The Epigenetic Basis for Centromere Identity
The centromere serves as the control locus for chromosome segregation at mitosis and meiosis. In most eukaryotes, including mammals, the location of the centromere is epigenetically defined. The contribution of both genetic and epigenetic determinants to centromere function is the subject of current investigation in diverse eukaryotes. Here we highlight key findings from several organisms that have shaped the current view of centromeres, with special attention to experiments that have elucidated the epigenetic nature of their specification. Recent insights into the histone H3 variant, CENP-A, which assembles into centromeric nucleosomes that serve as the epigenetic mark to perpetuate centromere identity, have added important mechanistic understanding of how centromere identity is initially established and subsequently maintained in every cell cycle.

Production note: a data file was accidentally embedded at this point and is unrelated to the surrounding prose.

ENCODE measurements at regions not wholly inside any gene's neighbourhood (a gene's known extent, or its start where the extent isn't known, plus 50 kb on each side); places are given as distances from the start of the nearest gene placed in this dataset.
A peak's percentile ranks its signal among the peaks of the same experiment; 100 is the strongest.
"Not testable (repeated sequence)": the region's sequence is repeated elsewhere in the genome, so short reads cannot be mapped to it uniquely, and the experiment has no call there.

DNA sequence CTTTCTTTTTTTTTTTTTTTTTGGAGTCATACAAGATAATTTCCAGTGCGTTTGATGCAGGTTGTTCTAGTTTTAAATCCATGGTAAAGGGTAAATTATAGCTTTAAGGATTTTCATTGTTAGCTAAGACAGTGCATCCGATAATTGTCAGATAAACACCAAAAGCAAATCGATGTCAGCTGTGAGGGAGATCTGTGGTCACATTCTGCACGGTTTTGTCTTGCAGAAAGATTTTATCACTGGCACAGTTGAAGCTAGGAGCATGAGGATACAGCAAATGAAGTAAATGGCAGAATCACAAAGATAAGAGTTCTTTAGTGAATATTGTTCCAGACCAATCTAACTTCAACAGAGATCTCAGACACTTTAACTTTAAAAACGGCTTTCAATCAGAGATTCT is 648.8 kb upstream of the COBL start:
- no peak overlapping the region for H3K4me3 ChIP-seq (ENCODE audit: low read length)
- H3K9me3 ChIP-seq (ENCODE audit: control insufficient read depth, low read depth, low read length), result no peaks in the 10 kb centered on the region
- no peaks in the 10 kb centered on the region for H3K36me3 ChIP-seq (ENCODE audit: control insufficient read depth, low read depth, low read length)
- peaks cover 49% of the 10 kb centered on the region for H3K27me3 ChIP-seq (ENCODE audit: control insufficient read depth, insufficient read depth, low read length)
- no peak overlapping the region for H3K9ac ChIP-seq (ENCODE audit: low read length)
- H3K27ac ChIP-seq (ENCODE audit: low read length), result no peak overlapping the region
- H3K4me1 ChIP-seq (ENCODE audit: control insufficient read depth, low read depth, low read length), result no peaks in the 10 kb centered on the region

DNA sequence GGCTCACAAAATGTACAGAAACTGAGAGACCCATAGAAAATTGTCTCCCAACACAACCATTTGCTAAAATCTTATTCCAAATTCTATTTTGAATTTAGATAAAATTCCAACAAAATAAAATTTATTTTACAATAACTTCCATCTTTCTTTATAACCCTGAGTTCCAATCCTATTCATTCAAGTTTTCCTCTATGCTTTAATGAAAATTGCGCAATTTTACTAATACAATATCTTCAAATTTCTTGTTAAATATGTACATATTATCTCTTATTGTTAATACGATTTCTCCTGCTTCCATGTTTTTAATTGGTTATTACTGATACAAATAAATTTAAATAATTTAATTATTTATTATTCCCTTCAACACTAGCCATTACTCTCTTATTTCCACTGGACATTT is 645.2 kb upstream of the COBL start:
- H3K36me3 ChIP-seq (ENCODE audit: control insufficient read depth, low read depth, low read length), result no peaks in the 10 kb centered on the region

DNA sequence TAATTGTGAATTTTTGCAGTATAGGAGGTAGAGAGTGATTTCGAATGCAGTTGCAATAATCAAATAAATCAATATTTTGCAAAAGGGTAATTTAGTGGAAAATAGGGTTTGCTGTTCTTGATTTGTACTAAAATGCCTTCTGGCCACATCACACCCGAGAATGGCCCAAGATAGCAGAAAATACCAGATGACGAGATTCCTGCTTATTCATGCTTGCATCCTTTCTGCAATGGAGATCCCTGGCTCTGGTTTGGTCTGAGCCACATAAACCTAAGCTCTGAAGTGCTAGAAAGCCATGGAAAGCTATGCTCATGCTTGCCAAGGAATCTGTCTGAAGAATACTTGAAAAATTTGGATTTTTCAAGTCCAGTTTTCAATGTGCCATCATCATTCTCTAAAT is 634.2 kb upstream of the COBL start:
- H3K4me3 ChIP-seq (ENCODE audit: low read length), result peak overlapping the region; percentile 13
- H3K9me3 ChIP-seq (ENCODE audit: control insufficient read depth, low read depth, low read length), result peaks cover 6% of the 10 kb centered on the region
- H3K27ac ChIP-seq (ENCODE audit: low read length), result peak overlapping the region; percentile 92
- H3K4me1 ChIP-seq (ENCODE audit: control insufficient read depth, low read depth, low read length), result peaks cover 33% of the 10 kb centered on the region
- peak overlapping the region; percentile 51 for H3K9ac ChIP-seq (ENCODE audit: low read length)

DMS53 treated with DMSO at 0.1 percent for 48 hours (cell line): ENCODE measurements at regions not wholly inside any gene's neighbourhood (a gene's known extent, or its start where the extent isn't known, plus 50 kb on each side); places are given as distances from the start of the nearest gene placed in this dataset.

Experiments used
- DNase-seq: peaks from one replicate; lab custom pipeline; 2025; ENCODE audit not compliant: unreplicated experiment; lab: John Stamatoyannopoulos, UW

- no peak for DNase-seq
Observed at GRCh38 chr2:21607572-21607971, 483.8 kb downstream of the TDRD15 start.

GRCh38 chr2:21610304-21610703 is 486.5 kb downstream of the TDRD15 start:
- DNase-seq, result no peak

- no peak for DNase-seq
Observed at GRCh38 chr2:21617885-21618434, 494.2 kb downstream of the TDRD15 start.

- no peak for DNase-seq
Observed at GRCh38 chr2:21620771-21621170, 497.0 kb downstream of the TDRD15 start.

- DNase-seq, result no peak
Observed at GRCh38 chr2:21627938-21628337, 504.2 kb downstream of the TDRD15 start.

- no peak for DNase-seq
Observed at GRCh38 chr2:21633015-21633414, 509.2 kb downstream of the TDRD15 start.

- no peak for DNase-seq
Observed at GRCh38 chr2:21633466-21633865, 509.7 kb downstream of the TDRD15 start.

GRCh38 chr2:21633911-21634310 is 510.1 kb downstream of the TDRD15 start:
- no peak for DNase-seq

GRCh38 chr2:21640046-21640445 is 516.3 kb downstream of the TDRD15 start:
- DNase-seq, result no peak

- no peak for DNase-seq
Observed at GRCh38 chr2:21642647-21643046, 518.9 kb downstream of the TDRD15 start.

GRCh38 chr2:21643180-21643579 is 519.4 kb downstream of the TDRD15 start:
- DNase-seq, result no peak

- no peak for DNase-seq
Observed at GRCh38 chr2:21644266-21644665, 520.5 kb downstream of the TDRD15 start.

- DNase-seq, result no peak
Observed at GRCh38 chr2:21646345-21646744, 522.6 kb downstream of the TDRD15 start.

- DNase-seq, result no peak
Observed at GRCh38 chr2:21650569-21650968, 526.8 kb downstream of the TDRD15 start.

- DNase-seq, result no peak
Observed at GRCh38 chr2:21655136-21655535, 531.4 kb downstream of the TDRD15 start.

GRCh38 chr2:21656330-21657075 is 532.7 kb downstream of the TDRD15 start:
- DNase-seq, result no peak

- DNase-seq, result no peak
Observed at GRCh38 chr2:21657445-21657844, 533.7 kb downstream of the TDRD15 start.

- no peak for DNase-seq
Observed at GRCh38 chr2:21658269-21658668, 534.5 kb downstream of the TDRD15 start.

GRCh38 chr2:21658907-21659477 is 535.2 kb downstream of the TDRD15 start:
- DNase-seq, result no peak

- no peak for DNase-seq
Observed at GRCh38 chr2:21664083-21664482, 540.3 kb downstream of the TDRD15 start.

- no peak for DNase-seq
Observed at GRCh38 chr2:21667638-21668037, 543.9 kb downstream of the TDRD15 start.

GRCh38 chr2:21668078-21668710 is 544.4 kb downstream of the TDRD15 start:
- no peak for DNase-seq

KeywordsDicentric Chromosome Pericentromeric Heterochromatin Centromere Function Human Artificial Chromosome Centromeric Chromatin
Work in the Black Laboratory is supported by a Career Award in the Biomedical Sciences from the Burroughs Wellcome Fund and a grant (GM82989) from the NIH.
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